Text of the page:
Page 1 of 3 123 LastLast
Results 1 to 10 of 27
  1. #1
    Join Date
    Mar 2009
    Location
    Indiana
    Posts
    1,771

    Thumbs up ARS w/ Randy Harris, Bellevue, MI 4/2-4/3

    Let me preface this by saying how disappointed I am with my WT brethen who live within driving distance and failed to show up for this awesome class. Without full rosters, it is hard to convince top tier instructors to venture to the midwest so that we can all benefit from thier training. You all missed out!

    What a weekend! Tasked with putting this experience into words is tough, here goes,

    Day one began with lecture and dry work. Being an advanced class, all the students knew how to dance with the girl they brought. There was a myriad of gear for the class size, battle belts, chest rigs, and sneaky bags (me) were all present. Decent split between AKs and ARs, with a scar 308 thrown in as well. As they day wore on, the benefits and drawbacks of each were all readily apparent. As in all things, everything is a trade-off.
    When I say dry work, i mean blissful, tortuous repetition of basic and advanced skill sets for carry positions, reloads, and shooting stances over and over again, in the same thought of paying a personal trainer to command you to do things you just don't do enough of on your own. Running at full speed from berm to berm, doing reloads over and over again while trying to retain your mags in the dump pouch that is jovially bouncing off your hip was a good reminder of my personal need for more cardio!
    After a quick confirmation of zero and minor adjustments (shameless pat on the back for coming prepared!) we quickly moved on to live fire drills. Exploding off the X in all directions, we drilled relentlessly, exploring the uncomfortable. Being ambidextrous with the rifle is an absolute necessity. This point was drilled home by countless 9 o'clock runs for the righties, and 3s for the leftys. The dreaded 5s and 7s were drilled, again the stuff we dont like to practice. Everyone agreed to work an hour and a half late, we maintained good momentum right up to when we broke for the day. We enjoyed a decent meal and fellowship, and i literally collapsed into bed when I finally made it the room. Sunburnt, sore, and head swimming trying to process all the info i soaked up. (Dry sponge, meet water)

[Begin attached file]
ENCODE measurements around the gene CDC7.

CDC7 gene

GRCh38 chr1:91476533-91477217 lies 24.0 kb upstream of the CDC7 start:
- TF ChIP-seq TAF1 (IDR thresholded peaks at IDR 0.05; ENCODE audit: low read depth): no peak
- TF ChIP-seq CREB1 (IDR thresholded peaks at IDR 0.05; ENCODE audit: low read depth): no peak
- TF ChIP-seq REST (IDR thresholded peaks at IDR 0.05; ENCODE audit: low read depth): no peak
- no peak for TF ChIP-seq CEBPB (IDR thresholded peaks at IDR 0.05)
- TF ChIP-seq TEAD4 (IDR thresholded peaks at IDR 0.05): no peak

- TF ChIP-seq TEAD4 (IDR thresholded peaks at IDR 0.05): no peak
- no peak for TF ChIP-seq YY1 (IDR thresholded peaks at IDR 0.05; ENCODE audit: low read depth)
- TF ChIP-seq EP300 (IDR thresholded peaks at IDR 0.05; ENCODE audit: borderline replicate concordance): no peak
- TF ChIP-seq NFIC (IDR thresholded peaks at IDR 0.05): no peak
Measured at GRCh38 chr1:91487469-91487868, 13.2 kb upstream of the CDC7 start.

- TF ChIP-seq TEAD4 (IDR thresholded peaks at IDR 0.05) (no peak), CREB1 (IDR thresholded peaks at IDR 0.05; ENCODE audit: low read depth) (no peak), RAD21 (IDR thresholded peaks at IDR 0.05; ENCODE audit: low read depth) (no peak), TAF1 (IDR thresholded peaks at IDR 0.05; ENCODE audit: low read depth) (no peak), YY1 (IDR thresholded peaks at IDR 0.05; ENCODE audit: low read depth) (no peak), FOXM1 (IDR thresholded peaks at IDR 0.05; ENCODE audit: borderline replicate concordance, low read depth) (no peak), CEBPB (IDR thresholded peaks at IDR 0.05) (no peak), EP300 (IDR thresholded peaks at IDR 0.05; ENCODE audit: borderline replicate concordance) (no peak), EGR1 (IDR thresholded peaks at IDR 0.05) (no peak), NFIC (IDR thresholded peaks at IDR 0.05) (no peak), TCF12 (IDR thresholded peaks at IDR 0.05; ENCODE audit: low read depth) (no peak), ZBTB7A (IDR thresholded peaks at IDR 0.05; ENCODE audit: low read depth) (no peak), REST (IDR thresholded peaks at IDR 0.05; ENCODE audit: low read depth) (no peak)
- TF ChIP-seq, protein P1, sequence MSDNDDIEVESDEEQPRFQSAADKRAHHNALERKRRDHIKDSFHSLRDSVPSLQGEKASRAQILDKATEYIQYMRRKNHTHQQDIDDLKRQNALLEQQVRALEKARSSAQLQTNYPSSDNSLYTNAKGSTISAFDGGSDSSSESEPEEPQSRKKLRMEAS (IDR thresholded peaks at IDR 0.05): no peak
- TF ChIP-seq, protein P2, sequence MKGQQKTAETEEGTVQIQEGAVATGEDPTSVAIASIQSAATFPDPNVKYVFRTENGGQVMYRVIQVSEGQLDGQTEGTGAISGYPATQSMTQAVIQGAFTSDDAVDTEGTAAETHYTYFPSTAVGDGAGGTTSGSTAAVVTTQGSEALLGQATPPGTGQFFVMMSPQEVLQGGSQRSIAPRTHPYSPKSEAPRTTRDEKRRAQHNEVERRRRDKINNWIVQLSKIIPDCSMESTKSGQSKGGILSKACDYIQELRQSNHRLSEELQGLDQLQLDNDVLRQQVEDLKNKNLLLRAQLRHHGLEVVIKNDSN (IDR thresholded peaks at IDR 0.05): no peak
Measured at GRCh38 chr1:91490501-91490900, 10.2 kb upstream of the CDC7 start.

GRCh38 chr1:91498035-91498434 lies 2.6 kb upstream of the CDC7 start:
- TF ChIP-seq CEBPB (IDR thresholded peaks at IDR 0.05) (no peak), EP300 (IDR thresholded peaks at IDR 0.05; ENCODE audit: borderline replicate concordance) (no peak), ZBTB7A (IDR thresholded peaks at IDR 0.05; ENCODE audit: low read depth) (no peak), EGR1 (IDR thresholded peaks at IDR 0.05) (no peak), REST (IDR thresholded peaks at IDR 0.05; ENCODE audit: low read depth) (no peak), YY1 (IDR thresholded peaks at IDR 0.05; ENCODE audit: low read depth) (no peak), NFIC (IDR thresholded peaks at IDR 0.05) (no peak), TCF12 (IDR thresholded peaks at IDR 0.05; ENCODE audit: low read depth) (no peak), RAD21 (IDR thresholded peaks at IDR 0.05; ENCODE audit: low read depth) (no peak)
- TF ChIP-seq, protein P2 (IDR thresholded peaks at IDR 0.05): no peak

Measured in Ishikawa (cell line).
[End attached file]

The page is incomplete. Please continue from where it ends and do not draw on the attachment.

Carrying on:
Day 2

    We began the day with in your face, balls out rifle fighting. Think impact weapon. Randy briefly discussed filipino knife work. It was a great way to marry existing knife skill sets with the rifle. We learned what distances using the rifle as an impact weapon were best for fighting off gun grabs and which were best for transition to pistols. Imagine being target focused and engaging hostiles when SURPRISE! you have the tangos bro ambushing you with a nok trainer to your bread basket. Does anyone else hear the "FIGHT" command in thier sleep too?
    More exhaustive live fire. We worked rifle to pistol transistions. Left side, right side, doesnt matter, deal with the threat. At close distance, feed 'em the muzzle if you get a click instead of a bang. More X explosions, this time set up so your file runs dry and you have to transfer to pistol on the move. Again, the theme of integrating skill sets. On to team tactics. We worked the aussie peel, patroling in wedge formation to peel, and my fav, the columbian specail forces drill. Super top secret squirrel stuff, you have to come to class to learn. We worked late again, finishing with a battlefield pick up drill. You had to run to five differnt shooting stations where five differnt styles of rifles were waiting in various stages of disarray, the condtion of the weapon unbeknownst to the shooter. Randy was devious in his variation of the different condtions you might find the weapon in, empty mag?, double feed? Empty mag and ammo scattered about (my fav, you sir are an evil genius. ) a great way to end the class, we all got to play with each other's gear.